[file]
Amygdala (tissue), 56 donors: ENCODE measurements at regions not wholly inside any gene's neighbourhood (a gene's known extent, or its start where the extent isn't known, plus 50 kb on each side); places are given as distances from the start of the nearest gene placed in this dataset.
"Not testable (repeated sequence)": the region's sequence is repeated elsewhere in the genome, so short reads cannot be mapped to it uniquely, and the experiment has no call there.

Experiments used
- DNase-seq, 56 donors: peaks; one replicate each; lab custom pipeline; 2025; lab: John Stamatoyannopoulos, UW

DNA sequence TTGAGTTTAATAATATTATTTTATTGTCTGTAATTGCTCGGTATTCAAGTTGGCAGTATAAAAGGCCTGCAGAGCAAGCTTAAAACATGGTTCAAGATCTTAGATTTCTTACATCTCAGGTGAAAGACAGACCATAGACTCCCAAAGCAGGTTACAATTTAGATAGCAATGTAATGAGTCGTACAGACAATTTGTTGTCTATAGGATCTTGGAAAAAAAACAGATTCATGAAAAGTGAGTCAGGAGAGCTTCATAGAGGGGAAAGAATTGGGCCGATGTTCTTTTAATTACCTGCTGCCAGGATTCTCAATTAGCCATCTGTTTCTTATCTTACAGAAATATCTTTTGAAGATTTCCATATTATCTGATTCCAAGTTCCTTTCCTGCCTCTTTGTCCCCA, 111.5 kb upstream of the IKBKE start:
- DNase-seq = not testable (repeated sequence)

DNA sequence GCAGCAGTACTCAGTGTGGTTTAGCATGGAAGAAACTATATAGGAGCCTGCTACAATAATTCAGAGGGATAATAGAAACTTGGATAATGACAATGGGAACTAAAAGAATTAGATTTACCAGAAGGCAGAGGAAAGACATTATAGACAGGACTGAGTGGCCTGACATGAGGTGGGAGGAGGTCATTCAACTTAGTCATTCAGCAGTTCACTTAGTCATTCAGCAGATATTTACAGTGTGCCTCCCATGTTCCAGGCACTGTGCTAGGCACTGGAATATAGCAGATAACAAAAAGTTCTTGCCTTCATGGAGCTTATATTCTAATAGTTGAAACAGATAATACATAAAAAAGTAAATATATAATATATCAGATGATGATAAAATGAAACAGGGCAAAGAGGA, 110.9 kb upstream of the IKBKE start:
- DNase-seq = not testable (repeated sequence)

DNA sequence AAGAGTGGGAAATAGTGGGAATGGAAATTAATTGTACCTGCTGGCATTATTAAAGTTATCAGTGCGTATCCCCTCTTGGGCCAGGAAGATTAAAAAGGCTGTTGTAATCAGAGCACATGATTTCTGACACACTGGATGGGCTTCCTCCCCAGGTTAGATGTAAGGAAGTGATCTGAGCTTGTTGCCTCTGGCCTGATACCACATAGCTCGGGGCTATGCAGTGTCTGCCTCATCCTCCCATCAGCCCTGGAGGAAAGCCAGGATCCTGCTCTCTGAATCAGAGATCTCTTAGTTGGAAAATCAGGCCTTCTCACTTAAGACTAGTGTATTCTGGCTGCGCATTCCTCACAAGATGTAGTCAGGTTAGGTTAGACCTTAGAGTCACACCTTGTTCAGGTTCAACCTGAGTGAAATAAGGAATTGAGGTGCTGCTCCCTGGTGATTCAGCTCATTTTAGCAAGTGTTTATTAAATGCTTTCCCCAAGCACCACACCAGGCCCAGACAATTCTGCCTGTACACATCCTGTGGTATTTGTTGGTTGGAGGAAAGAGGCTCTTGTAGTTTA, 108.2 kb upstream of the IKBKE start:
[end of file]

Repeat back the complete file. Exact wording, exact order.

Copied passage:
Amygdala (tissue), 56 donors: ENCODE measurements at regions not wholly inside any gene's neighbourhood (a gene's known extent, or its start where the extent isn't known, plus 50 kb on each side); places are given as distances from the start of the nearest gene placed in this dataset.
"Not testable (repeated sequence)": the region's sequence is repeated elsewhere in the genome, so short reads cannot be mapped to it uniquely, and the experiment has no call there.

Experiments used
- DNase-seq, 56 donors: peaks; one replicate each; lab custom pipeline; 2025; lab: John Stamatoyannopoulos, UW

DNA sequence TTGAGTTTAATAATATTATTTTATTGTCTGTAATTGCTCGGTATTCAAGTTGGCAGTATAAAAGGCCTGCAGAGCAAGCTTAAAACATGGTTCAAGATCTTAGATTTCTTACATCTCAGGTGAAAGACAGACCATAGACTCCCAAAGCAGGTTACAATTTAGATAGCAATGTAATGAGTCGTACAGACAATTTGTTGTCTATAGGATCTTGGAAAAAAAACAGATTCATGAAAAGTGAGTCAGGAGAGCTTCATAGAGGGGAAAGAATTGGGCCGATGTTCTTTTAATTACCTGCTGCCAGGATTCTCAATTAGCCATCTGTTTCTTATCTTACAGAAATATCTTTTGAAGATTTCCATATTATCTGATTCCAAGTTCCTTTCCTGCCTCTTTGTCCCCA, 111.5 kb upstream of the IKBKE start:
- DNase-seq = not testable (repeated sequence)

DNA sequence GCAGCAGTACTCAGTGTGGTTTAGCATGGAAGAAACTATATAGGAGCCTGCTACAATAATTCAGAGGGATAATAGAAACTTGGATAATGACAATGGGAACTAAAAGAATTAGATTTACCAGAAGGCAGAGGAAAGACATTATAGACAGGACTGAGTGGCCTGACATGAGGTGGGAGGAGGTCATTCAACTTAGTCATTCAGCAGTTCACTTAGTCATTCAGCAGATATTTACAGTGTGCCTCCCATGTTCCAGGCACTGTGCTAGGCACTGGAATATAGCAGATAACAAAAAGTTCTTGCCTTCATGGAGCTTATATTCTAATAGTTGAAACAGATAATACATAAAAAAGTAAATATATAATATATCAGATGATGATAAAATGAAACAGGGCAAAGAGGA, 110.9 kb upstream of the IKBKE start:
- DNase-seq = not testable (repeated sequence)

DNA sequence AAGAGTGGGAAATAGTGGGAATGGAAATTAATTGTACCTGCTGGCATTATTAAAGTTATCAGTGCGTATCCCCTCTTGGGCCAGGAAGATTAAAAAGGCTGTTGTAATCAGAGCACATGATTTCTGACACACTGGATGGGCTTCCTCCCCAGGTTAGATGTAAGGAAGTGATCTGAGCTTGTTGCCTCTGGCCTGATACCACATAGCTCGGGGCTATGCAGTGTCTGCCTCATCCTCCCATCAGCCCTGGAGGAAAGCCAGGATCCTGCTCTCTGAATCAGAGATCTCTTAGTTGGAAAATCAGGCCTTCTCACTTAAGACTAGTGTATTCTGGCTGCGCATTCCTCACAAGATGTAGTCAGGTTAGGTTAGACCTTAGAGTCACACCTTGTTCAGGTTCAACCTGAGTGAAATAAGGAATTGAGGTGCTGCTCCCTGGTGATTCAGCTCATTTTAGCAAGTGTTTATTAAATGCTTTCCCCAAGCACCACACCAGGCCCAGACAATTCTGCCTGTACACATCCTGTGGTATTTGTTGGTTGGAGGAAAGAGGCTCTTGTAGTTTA, 108.2 kb upstream of the IKBKE start: